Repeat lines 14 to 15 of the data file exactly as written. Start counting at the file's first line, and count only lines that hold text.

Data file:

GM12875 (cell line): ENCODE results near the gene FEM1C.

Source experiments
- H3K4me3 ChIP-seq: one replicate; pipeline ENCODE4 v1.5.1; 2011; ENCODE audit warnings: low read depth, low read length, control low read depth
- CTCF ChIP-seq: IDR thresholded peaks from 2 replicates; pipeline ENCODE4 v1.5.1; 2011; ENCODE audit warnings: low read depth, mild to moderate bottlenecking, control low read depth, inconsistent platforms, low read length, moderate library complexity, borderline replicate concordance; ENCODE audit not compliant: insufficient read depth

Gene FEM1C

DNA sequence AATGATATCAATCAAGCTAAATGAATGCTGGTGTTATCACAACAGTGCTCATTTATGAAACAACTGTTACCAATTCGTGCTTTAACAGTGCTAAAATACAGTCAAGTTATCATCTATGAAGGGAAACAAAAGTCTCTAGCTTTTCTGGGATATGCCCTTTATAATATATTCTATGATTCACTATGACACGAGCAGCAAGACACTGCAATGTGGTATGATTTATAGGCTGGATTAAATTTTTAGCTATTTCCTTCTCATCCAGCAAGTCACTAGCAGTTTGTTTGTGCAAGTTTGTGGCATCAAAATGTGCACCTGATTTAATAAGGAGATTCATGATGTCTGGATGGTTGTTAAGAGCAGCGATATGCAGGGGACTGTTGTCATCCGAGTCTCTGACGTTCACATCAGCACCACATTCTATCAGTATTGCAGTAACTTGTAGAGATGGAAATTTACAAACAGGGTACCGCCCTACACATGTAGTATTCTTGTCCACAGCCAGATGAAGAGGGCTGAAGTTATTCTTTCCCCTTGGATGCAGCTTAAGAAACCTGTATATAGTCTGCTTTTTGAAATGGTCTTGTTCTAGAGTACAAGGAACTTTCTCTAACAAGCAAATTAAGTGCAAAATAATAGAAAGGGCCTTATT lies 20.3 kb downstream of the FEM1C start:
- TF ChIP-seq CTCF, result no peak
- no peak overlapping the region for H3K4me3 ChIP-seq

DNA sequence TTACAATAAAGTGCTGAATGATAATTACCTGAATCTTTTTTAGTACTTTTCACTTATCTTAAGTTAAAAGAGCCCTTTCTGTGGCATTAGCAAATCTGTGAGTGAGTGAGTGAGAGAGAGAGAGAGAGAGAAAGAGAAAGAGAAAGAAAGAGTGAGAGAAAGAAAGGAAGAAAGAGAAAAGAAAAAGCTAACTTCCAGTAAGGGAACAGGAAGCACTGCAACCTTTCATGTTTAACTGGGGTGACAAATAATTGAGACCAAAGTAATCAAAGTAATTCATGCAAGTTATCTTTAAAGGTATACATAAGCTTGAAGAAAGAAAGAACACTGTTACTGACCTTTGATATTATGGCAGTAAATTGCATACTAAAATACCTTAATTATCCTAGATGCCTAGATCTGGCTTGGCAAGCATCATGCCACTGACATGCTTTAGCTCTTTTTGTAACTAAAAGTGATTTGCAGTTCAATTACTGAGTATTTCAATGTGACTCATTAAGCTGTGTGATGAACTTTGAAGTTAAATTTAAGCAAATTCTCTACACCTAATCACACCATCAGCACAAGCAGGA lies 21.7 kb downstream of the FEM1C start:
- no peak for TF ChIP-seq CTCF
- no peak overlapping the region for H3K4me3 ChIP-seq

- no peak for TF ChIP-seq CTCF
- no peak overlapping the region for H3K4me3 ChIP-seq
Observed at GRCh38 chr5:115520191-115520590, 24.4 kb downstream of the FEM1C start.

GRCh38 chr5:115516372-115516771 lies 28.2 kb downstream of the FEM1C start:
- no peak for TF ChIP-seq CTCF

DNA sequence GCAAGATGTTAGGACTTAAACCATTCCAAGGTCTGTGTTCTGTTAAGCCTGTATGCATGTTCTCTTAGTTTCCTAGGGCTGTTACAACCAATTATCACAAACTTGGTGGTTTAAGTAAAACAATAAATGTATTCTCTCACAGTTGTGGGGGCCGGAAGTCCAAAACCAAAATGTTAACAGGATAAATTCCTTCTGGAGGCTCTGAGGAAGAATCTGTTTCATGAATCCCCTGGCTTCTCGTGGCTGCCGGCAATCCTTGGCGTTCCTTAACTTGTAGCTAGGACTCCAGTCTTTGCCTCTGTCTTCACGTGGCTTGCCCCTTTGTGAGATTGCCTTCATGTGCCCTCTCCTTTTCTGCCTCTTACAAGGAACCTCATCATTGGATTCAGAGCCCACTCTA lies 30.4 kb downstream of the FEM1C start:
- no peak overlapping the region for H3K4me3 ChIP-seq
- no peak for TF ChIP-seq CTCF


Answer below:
Observed at GRCh38 chr5:115520191-115520590, 24.4 kb downstream of the FEM1C start.

GRCh38 chr5:115516372-115516771 lies 28.2 kb downstream of the FEM1C start: